$250 million sewerage strategy

Article image - $250 million sewerage strategy An aerial shot of the Coffs Harbour Water Reclamation Plant in 2009, the year it was commissioned. The final piece of Coffs Harbour City Council’s $250m Sewerage Strategy is underway, completing a project that has been under development for over 15 years.

Council’s General Manager Steve McGrath said that the completion of the $6 million pumping station and closure of the old plant would complete the project.

“The $250m Sewerage Strategy’s aims were to safeguard public health, provide sewerage infrastructure to serve present and future urban development, satisfy stringent environmental safeguards, protect the coastal environment and the Solitary Islands Marine Park, maximise the beneficial use of reclaimed water and ensure the work required is affordable.”

Over the years the project has been in development, Coffs Harbour City Council has constructed and upgraded several water reclamation plants, built a deep sea release to dispose of excess reclaimed water and connected four outlying villages to the sewer system.

Also constructed was a 75 metre pipe bridge adjacent to a railway line and over a creek to connect the Sawtell Pumping Station with the Coffs Harbour Water Reclamation Plant, a complex project that involved dealing with a working rail bridge, a waterway, a small reserve area and high voltage electricity cables across the creek.

Under licence from the NSW Environmental Protection Authority (EPA), reclaimed water produced at the water reclamation plants is supplied for reuse through a reclaimed water distribution network to many users in the community, including local producers and sporting clubs.

Any excess reclaimed water which is not used by the community’s reclaimed water users, is discharged into the Pacific Ocean through the deep sea release.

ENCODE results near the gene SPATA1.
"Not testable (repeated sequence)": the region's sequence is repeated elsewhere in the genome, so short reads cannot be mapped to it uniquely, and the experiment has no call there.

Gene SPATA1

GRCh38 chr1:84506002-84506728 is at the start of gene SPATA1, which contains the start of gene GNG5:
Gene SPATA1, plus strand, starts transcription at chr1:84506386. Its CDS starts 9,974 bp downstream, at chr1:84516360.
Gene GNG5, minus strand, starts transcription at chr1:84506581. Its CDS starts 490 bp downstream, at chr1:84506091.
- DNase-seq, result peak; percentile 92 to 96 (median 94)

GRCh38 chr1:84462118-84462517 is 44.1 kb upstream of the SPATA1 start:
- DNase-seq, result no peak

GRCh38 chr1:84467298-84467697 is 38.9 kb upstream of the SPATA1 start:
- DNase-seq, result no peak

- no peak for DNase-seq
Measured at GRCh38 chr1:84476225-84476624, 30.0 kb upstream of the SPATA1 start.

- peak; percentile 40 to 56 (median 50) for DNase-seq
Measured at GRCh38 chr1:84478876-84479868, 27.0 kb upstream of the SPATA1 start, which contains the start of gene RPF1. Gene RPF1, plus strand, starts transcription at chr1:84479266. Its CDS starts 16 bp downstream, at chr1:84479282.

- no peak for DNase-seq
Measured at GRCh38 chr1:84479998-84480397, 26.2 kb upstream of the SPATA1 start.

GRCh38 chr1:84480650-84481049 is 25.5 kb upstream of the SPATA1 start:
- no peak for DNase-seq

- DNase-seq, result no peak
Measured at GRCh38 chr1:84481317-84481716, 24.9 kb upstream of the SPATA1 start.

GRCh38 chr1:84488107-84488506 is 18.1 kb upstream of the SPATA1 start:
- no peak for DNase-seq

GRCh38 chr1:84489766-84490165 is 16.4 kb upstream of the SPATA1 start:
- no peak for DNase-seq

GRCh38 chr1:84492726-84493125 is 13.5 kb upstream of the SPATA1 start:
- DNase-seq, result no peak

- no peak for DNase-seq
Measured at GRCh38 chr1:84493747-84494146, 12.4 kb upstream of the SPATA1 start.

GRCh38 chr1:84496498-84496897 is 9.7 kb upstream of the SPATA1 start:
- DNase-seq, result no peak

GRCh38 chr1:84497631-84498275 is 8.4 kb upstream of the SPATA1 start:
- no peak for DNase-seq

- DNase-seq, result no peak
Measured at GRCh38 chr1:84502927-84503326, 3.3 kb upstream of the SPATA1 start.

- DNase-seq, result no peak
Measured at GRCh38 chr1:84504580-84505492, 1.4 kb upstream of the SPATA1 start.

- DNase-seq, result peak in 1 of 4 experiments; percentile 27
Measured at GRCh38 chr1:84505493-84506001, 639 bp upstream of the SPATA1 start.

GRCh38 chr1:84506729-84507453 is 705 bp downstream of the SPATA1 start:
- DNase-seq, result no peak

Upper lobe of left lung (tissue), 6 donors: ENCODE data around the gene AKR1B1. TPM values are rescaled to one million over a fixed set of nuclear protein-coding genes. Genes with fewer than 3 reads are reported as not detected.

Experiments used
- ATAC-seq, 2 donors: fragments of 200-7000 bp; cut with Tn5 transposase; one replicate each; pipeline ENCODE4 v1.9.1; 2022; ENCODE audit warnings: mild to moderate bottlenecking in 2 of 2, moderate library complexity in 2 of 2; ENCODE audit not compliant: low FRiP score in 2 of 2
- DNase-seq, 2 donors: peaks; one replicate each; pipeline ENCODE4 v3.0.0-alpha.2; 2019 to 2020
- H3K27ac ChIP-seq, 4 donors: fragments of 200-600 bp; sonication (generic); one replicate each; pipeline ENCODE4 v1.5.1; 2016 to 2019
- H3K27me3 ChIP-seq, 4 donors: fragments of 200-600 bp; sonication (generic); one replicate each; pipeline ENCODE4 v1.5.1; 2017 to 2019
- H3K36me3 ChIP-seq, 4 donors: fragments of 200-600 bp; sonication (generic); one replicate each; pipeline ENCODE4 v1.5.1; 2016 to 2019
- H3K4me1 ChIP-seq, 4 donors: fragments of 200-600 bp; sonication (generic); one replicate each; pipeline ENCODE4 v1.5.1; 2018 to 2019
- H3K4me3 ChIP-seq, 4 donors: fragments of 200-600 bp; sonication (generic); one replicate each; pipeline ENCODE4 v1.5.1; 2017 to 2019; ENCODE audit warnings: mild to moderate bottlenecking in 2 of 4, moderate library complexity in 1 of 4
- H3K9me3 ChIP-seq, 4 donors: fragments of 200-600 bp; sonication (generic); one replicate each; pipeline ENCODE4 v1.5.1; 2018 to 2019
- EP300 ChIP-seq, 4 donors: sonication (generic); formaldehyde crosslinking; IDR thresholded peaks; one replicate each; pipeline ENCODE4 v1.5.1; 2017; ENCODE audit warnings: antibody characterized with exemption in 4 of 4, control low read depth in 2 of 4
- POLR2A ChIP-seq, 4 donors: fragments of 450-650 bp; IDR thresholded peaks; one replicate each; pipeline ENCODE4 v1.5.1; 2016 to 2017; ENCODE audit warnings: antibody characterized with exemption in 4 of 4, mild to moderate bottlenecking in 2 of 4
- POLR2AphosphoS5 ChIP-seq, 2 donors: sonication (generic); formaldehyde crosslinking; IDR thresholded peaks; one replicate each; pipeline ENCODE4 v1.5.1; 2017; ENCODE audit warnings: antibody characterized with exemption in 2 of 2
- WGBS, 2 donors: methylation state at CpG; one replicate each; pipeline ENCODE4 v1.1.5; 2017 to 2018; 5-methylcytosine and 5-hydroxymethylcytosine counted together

“The final piece of the puzzle was to decommission the old Sawtell sewerage treatment plant, close the existing ocean outfall and build a major pumping station and pipeline linking the pump station to the Coffs Water Reclamation Plant for processing,” said Mr McGrath.

“Closing the old Sawtell plant will also be of significant benefit, in odour terms, to local residents, as well as ensuring that a greater volume of sewage is turned into reclaimed water for irrigation purposes.”

The final stages of the Sawtell Pump Station are now finishing construction, and are expected to be complete by September.

“To cut costs, most of the design and construction, and all of the survey, investigations, approvals, contract management and land matters, for this final project have been carried out ‘in house’ by Council staff,” said Mr McGrath.

“It has given our staff huge opportunities for experience in large-scale civil engineering projects, not an opportunity that comes along often in the local government sector, as well as the chance to add to their engineering and management skills.”